In passing on a challenge to the sustaining of a motion for judgment on the pleadings, our standard of review is limited. We must accept as true all well pleaded statements of fact of the party against whom the motion is granted and consider against him only those facts that he specifically admits. We will affirm the grant of such a motion only when the moving party's right to succeed is certain and the case is so free from doubt that the trial would clearly be a fruitless exercise.

Minnich v. Yost, 817 A.2d 538, 540 (Pa.Super. 2003), appeal denied, 573 Pa. 710, 827 A.2d 1202 (2003)

¶ 5 Appellants first argue that the trial court improperly determined that an adequate administrative remedy exists to address their counterclaim that Maryland Casualty applied an incorrect final premium rate when charging for workers' compensation insurance coverage. Appellants assert that the policy issued by Maryland Casualty incorporates more than one rate depending on whether the coverage stems from maritime exposures arising under the Longshore and Harbor Workers Act versus land-based exposures arising under other statutory mandates. The trial court found that it lacked subject matter jurisdiction to adjudicate Appellants' counterclaim because Appellants failed to seek the appropriate administrative remedy before the Pennsylvania Compensation Rating Bureau. Trial Court Opinion, 6/15/04, at 4.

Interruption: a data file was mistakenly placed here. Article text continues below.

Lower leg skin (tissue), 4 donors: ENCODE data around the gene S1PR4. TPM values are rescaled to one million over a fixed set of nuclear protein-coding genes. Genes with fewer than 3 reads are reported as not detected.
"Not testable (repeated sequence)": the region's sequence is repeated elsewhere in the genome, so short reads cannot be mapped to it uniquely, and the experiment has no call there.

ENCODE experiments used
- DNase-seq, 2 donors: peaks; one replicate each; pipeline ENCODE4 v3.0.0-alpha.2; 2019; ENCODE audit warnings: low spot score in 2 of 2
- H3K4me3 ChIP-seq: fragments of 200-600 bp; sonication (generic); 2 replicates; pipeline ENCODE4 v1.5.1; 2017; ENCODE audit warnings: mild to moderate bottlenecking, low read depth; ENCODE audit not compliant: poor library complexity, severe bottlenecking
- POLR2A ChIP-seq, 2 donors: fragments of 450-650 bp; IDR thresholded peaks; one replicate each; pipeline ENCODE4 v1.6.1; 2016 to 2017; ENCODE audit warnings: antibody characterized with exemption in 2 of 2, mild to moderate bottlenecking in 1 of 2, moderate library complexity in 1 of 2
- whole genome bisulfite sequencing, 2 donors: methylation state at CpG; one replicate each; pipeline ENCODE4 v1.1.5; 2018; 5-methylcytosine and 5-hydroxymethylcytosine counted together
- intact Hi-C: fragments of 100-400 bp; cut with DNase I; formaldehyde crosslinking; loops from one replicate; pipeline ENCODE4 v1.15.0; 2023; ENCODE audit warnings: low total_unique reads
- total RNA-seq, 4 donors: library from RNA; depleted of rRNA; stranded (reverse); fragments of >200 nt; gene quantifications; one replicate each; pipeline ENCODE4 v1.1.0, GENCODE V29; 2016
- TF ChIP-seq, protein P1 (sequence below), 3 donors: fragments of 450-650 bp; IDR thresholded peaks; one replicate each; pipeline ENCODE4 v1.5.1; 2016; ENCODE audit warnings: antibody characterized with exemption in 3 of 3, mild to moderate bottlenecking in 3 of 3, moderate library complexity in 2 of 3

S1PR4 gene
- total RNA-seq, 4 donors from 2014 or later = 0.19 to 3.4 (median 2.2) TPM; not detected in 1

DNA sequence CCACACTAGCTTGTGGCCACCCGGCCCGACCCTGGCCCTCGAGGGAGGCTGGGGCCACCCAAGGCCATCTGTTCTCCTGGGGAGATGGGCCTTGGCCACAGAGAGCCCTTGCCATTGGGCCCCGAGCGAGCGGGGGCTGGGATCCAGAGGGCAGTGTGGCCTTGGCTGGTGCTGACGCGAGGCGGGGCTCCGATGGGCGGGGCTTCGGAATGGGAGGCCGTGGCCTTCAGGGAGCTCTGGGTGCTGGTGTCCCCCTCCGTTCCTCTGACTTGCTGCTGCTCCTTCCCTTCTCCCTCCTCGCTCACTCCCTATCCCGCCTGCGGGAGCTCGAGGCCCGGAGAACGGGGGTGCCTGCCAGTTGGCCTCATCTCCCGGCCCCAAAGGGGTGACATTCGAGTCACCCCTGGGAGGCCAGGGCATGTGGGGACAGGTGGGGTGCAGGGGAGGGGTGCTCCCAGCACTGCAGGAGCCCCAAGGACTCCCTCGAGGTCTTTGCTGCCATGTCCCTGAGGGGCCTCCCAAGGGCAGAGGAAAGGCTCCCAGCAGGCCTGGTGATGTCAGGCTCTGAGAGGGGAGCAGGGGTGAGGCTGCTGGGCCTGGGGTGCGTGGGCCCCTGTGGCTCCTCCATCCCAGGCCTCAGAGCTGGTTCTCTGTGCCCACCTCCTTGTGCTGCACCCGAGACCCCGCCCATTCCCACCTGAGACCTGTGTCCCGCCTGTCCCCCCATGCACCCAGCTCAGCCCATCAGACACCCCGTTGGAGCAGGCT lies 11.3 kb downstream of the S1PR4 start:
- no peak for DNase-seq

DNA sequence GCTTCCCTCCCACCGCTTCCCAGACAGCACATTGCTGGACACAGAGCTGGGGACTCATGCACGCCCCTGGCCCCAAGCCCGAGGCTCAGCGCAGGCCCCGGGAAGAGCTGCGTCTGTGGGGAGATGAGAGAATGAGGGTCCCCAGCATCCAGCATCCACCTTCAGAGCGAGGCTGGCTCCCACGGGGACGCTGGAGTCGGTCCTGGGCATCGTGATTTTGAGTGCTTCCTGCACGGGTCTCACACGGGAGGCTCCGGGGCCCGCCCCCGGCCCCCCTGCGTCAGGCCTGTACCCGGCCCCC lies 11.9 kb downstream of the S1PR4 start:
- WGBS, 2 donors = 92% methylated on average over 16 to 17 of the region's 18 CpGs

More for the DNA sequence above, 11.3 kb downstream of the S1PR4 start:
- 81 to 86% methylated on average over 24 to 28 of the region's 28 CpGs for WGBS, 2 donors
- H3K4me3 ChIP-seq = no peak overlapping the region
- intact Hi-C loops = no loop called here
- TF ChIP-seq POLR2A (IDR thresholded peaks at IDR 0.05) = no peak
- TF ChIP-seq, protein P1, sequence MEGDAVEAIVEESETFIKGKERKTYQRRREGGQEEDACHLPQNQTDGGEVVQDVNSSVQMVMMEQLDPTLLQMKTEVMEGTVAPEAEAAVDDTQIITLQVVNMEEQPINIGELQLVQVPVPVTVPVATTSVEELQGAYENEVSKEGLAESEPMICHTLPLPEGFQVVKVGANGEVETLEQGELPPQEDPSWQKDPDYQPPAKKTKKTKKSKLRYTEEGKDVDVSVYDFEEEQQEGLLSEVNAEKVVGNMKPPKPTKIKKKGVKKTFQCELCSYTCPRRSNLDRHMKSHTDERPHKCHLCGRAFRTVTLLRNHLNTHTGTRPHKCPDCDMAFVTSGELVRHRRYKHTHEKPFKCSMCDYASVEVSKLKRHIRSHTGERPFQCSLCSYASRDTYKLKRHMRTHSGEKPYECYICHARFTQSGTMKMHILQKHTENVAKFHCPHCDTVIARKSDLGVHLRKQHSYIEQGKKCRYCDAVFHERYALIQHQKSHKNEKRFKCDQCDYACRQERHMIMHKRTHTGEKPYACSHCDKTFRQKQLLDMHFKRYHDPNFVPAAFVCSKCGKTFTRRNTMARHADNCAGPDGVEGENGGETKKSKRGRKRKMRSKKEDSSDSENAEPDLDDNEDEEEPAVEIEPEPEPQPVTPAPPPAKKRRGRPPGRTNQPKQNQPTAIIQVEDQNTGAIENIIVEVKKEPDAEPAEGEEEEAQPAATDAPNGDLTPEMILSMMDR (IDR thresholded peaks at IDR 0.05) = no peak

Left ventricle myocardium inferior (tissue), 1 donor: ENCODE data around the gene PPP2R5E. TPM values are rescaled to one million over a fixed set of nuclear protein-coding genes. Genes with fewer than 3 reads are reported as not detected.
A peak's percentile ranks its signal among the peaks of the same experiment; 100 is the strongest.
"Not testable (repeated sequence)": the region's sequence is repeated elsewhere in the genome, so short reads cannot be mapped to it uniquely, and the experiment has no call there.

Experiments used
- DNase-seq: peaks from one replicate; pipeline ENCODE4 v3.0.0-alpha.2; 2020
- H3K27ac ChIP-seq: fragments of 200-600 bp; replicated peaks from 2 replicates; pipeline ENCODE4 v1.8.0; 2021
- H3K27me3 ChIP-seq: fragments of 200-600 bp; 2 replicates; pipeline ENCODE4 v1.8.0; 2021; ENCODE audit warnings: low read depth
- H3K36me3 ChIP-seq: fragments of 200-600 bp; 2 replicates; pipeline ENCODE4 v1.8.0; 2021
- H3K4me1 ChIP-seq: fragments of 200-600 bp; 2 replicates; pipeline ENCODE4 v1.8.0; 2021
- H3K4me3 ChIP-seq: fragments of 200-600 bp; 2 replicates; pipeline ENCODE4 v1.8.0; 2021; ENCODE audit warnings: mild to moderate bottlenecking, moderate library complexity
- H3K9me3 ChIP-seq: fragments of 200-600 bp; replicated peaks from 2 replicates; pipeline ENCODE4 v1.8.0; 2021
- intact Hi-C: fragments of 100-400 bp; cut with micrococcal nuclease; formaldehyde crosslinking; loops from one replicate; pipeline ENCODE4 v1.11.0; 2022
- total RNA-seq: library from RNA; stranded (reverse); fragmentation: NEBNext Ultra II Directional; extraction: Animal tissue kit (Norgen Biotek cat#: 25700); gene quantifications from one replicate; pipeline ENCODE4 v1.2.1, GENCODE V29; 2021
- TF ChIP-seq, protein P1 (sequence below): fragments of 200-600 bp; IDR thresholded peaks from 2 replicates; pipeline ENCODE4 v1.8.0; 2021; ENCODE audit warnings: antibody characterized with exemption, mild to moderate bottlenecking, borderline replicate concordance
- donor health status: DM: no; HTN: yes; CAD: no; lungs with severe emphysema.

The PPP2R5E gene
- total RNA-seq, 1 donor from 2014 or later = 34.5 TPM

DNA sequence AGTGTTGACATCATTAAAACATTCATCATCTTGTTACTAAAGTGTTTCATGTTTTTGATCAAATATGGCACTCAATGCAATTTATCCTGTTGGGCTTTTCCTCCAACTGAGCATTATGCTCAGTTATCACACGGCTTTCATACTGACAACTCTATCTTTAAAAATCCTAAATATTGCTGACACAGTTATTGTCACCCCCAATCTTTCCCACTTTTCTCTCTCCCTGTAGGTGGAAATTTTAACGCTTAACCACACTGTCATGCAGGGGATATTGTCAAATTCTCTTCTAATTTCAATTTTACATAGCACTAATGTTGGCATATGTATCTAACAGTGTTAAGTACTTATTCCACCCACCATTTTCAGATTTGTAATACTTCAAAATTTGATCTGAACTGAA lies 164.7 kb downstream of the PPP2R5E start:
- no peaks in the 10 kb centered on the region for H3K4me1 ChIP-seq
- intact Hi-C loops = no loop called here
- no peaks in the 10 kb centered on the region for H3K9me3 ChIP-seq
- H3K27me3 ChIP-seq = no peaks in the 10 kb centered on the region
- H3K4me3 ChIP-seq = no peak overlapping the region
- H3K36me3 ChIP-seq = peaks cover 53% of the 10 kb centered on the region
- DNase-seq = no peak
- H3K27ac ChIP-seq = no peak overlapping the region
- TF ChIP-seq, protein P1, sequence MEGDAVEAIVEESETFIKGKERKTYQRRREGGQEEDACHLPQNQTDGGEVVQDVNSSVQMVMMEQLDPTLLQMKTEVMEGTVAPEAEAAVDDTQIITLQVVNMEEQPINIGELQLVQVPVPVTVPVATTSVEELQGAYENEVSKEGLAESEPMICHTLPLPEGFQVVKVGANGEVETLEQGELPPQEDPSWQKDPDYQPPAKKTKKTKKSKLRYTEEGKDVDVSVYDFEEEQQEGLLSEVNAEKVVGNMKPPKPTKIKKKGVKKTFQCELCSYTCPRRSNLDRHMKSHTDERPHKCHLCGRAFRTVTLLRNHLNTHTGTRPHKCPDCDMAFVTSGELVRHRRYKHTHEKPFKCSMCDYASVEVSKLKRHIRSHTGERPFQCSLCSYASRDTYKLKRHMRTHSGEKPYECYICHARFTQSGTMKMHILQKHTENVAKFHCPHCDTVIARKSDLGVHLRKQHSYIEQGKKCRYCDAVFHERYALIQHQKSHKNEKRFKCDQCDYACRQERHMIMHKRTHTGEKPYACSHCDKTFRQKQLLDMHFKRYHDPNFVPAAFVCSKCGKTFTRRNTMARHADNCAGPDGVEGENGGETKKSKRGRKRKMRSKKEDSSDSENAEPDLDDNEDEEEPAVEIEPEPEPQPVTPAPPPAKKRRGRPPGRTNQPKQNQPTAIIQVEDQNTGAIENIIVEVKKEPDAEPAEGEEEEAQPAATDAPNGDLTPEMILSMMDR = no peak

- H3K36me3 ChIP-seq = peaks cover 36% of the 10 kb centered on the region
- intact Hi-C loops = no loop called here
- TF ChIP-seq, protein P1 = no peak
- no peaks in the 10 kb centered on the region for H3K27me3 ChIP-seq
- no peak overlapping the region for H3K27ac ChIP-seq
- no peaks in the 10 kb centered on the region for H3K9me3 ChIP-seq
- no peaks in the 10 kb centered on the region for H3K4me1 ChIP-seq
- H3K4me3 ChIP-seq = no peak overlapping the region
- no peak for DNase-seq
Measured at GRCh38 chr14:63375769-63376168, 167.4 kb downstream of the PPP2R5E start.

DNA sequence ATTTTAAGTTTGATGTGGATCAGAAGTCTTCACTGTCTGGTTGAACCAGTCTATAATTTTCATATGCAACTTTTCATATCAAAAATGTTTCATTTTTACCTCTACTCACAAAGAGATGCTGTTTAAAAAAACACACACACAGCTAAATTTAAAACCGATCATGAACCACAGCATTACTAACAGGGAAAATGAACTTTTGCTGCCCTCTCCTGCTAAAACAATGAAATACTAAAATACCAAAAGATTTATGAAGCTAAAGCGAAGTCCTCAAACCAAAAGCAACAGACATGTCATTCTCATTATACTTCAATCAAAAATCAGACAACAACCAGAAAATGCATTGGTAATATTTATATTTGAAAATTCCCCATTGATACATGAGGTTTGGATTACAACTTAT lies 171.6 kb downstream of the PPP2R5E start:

¶ 6 Our Supreme Court has held that "[i]t is fundamental that prior to resorting to judicial remedies, litigants must exhaust all the adequate and available administrative remedies." County of Berks, ex rel. Baldwin v. Pennsylvania Labor Relations Board, 544 Pa. 541, 678 A.2d 355, 360 (1996). The failure to pursue a statutory remedy may be raised at any point in a proceeding by the parties or by the court sua sponte because such failure creates a jurisdictional defect. Muir v. Alexander, 858 A.2d 653, 660 (Pa.Cmwlth. 2004). Section 1504 of the Statutory Construction Act of 1972 provides that in all cases where a statutory remedy is provided or a duty is enjoined by any statute, the statutory remedy shall be strictly pursued rather than a remedy at common law. 1 Pa.C.S.A. § 1504. A court is without power to act until statutory remedies have been exhausted. Muir, 858 A.2d at 660. Indeed, as this Court has explained, the courts of this Commonwealth have consistently held that when a remedy is provided by an act of assembly, the directions of the legislation must be strictly pursued and such remedy is exclusive. Panea v. Isdaner, 773 A.2d 782, 789 (Pa.Super. 2001) ( en banc), aff'd sub nom. Bell v. Slezak, 571 Pa. 333, 812 A.2d 566 (2002).

¶ 7 "Even where a constitutional question is presented, it remains the rule that a litigant must ordinarily follow statutorily-prescribed remedies." Muir, 858 A.2d at 660. "The additional element required to confer equitable jurisdiction is either the absence of a statutorily-prescribed remedy or, if such a remedy exists, then a showing of its inadequacy in the circumstances." Id. (quoting Borough of Green Tree v. Board of Property Assessments, Appeals and Review of Allegheny County, 459 Pa. 268, 328 A.2d 819, 823 (1974)). Our Supreme Court has explained the rationale for the doctrine that administrative remedies must be exhausted before seeking relief from courts, stating as follows: